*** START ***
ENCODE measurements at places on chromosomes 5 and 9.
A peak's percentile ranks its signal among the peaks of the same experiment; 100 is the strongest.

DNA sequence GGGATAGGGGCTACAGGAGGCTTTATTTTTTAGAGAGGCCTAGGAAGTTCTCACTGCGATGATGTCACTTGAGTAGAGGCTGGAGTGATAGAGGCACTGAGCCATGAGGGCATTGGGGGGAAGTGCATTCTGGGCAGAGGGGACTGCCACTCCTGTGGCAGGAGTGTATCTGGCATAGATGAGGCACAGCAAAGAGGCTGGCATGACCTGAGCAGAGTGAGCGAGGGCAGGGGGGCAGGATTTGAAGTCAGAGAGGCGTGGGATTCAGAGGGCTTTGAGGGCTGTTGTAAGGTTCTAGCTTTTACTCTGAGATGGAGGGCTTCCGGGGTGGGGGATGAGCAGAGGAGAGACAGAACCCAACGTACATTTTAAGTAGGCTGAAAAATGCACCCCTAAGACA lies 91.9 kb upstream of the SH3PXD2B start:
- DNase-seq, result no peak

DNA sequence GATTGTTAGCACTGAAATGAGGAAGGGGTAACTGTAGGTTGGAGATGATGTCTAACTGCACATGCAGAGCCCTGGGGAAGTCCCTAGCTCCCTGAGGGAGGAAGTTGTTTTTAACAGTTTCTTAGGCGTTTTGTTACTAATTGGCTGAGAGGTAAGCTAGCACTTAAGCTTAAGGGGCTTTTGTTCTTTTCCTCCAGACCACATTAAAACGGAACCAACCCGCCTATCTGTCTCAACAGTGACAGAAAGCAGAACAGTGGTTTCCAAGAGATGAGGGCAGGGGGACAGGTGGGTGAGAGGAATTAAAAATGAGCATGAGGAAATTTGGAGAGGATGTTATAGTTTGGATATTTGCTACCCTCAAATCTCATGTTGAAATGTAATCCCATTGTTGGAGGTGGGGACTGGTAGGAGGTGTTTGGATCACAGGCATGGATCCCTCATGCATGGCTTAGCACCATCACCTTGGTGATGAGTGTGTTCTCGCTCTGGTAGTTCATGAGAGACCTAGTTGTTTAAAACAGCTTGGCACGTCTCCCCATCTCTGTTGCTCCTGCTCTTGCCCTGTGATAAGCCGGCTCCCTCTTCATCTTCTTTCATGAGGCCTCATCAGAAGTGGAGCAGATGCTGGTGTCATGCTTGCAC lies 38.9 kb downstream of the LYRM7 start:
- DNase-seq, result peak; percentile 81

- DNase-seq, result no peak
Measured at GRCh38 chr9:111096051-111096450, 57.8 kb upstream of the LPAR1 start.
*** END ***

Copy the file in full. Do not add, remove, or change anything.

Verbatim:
ENCODE measurements at places on chromosomes 5 and 9.
A peak's percentile ranks its signal among the peaks of the same experiment; 100 is the strongest.

DNA sequence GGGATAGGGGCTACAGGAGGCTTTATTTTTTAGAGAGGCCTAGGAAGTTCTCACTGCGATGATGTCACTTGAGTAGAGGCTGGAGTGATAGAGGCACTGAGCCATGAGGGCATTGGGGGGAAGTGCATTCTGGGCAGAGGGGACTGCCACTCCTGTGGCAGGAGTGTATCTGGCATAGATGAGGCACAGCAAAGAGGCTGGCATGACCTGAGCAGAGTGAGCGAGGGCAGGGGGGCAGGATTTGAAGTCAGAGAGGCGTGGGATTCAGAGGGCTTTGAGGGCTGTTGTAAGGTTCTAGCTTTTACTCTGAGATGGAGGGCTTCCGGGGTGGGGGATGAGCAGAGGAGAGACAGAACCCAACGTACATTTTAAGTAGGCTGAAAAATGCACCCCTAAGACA lies 91.9 kb upstream of the SH3PXD2B start:
- DNase-seq, result no peak

DNA sequence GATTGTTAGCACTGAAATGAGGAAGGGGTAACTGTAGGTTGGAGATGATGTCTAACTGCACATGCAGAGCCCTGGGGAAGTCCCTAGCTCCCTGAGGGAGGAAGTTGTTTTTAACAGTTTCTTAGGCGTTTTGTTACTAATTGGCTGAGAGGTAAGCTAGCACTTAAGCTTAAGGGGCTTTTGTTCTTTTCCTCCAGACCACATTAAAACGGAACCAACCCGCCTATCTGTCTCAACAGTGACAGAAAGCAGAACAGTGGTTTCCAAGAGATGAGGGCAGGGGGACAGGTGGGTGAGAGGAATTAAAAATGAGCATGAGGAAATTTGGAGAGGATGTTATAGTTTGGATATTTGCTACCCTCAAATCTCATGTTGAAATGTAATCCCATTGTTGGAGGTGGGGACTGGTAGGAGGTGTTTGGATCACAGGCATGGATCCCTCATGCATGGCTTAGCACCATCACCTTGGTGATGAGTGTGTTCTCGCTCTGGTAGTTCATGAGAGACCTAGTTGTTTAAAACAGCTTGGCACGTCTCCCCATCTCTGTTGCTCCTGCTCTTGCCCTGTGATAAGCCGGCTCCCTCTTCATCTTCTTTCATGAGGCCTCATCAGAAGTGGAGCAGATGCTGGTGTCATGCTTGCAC lies 38.9 kb downstream of the LYRM7 start:
- DNase-seq, result peak; percentile 81

- DNase-seq, result no peak
Measured at GRCh38 chr9:111096051-111096450, 57.8 kb upstream of the LPAR1 start.